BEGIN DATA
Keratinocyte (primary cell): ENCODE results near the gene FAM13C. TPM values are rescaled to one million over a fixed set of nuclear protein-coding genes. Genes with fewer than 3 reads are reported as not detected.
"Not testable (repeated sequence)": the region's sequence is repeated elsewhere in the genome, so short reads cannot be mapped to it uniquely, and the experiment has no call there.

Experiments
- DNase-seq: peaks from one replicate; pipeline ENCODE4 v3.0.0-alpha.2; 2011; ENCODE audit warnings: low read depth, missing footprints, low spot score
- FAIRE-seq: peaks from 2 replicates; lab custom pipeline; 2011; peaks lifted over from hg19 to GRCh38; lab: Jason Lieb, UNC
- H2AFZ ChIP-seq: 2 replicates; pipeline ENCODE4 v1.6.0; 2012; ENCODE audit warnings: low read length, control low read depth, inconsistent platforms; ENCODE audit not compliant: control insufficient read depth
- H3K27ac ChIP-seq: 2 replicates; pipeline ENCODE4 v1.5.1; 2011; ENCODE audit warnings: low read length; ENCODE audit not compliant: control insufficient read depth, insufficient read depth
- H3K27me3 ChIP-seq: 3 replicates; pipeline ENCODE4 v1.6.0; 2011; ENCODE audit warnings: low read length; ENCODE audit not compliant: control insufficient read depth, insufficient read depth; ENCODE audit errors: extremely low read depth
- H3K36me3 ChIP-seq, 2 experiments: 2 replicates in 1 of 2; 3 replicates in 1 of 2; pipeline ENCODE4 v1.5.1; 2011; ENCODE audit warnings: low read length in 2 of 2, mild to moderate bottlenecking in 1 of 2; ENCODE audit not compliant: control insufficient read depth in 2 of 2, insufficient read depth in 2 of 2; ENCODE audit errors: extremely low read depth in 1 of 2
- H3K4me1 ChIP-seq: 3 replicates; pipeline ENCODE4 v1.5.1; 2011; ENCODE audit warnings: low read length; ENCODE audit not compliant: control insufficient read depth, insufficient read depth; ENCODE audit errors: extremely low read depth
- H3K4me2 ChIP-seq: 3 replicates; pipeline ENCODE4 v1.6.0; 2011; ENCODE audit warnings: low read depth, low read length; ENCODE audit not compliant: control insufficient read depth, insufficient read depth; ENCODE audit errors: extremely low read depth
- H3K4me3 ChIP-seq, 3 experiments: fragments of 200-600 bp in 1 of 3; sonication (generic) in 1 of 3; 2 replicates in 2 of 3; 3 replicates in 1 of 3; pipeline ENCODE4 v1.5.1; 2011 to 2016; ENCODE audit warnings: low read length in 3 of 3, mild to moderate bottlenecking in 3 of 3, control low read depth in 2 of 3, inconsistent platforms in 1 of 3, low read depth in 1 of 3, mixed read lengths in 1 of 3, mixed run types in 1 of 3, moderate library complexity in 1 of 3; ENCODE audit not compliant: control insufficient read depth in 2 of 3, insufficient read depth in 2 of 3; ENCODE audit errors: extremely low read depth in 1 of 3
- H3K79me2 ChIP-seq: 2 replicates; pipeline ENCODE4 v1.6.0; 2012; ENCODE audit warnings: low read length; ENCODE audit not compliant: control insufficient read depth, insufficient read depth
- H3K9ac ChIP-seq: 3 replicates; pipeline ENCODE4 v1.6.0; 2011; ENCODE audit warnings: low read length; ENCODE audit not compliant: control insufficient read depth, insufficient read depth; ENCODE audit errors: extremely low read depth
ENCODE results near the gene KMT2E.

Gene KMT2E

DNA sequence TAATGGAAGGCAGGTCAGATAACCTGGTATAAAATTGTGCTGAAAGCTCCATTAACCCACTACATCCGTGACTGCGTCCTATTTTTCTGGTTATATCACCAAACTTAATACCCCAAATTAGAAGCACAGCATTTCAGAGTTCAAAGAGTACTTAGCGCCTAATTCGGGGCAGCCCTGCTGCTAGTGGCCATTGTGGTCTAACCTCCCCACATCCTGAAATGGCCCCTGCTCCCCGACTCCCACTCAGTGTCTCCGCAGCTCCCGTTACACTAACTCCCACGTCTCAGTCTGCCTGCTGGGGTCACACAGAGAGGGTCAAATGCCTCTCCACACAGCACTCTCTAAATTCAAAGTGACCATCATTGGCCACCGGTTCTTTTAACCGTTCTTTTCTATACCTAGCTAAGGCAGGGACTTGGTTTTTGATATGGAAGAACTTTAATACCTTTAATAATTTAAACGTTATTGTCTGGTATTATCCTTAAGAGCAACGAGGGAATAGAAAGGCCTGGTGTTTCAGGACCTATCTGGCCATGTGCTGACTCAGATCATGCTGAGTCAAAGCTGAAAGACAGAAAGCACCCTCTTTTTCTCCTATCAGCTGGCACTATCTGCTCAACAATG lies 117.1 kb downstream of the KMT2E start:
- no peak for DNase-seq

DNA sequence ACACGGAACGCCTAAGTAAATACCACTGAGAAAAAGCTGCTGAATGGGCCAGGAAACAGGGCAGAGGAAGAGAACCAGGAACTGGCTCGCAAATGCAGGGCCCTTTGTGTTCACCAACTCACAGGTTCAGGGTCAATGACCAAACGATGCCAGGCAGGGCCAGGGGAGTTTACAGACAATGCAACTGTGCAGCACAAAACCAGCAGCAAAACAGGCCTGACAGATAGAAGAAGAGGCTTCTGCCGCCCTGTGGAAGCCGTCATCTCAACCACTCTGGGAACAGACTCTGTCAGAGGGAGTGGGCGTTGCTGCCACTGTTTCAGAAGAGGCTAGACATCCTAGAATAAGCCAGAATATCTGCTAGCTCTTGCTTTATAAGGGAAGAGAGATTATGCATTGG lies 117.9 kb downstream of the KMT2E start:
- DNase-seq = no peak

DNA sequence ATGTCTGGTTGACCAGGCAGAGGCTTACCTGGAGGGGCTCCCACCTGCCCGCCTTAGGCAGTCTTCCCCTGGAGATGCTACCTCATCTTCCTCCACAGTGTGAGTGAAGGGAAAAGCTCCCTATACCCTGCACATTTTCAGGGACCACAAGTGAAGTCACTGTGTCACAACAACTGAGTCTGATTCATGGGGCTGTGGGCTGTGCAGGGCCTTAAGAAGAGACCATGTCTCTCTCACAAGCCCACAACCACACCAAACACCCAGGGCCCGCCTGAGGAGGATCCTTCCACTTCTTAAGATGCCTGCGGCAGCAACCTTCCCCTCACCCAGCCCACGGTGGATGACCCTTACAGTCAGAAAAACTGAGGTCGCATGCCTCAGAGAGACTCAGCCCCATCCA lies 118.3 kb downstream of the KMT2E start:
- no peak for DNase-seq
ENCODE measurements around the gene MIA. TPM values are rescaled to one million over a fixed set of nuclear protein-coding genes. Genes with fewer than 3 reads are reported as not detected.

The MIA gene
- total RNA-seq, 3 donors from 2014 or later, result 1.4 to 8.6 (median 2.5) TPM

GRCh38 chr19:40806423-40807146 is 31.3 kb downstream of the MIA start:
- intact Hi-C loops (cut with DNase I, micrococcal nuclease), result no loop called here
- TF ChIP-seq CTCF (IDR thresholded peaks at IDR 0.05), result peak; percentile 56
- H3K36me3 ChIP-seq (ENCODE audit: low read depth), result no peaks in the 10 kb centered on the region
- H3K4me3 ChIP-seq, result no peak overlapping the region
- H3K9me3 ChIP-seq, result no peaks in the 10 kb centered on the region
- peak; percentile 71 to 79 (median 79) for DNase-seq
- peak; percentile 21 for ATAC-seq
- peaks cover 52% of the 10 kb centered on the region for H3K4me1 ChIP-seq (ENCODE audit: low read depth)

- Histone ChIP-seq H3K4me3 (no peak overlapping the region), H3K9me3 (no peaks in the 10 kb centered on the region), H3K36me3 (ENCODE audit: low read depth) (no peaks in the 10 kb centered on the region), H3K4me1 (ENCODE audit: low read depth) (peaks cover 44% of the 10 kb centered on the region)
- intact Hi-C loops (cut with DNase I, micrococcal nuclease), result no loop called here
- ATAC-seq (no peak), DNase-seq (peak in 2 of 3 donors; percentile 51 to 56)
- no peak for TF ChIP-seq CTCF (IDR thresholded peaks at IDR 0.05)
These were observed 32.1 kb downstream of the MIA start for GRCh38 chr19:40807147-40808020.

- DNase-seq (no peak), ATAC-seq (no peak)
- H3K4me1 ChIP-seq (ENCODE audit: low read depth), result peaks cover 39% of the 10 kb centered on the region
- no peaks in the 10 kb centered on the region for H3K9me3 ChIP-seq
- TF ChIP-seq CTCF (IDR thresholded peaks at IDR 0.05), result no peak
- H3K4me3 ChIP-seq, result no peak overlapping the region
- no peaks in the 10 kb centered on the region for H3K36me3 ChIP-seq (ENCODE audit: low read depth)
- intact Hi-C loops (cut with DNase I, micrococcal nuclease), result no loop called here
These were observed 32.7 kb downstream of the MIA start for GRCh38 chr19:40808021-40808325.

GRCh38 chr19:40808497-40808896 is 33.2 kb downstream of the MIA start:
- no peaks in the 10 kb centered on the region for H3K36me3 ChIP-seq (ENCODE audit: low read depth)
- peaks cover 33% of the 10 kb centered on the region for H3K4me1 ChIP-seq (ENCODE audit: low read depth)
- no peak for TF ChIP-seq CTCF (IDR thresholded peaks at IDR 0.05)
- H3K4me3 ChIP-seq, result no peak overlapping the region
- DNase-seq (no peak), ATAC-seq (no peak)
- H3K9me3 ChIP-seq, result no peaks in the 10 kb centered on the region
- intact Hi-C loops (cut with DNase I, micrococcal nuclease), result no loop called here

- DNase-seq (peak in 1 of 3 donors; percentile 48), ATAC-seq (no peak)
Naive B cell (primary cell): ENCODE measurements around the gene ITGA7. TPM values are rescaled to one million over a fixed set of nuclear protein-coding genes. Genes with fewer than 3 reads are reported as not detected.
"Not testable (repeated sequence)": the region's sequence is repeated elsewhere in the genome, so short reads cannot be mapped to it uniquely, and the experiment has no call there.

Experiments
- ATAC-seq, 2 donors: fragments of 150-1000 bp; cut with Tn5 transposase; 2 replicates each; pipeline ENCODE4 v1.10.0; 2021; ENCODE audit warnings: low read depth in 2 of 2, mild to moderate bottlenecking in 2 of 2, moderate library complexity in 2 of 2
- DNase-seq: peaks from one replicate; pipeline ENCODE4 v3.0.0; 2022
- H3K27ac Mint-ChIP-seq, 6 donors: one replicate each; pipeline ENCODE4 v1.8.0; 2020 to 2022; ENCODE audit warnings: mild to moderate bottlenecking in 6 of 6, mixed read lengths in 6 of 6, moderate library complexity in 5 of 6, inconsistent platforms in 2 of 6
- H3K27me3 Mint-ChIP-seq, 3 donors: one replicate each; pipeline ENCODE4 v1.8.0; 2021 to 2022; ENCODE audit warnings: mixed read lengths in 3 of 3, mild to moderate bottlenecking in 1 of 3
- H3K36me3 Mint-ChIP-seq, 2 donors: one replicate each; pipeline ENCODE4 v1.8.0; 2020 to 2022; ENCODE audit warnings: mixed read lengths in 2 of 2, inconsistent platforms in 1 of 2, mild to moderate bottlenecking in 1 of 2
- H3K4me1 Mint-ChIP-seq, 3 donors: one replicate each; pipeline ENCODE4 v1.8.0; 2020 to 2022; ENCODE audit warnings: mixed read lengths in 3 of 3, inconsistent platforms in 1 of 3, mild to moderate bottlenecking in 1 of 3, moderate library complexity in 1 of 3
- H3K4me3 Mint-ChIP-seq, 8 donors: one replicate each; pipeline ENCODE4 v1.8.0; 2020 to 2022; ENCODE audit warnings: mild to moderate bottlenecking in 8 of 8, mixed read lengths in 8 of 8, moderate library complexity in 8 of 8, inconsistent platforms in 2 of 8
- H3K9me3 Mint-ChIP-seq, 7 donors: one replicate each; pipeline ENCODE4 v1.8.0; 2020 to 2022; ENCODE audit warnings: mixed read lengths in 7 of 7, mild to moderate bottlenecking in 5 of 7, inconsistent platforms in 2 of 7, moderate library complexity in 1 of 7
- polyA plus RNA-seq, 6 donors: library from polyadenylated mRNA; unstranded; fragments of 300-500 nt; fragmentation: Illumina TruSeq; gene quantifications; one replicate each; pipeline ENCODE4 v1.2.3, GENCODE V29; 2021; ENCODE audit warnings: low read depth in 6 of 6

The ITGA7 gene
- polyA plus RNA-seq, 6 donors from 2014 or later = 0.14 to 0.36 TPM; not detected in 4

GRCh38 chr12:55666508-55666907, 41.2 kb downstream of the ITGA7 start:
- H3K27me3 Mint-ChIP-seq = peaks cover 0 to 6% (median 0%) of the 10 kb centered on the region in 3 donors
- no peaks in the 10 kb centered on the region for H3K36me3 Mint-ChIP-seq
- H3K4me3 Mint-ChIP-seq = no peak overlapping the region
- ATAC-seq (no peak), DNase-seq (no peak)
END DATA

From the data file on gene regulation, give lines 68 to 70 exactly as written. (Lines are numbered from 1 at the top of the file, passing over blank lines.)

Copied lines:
- polyA plus RNA-seq, 6 donors: library from polyadenylated mRNA; unstranded; fragments of 300-500 nt; fragmentation: Illumina TruSeq; gene quantifications; one replicate each; pipeline ENCODE4 v1.2.3, GENCODE V29; 2021; ENCODE audit warnings: low read depth in 6 of 6

The ITGA7 gene
- polyA plus RNA-seq, 6 donors from 2014 or later = 0.14 to 0.36 TPM; not detected in 4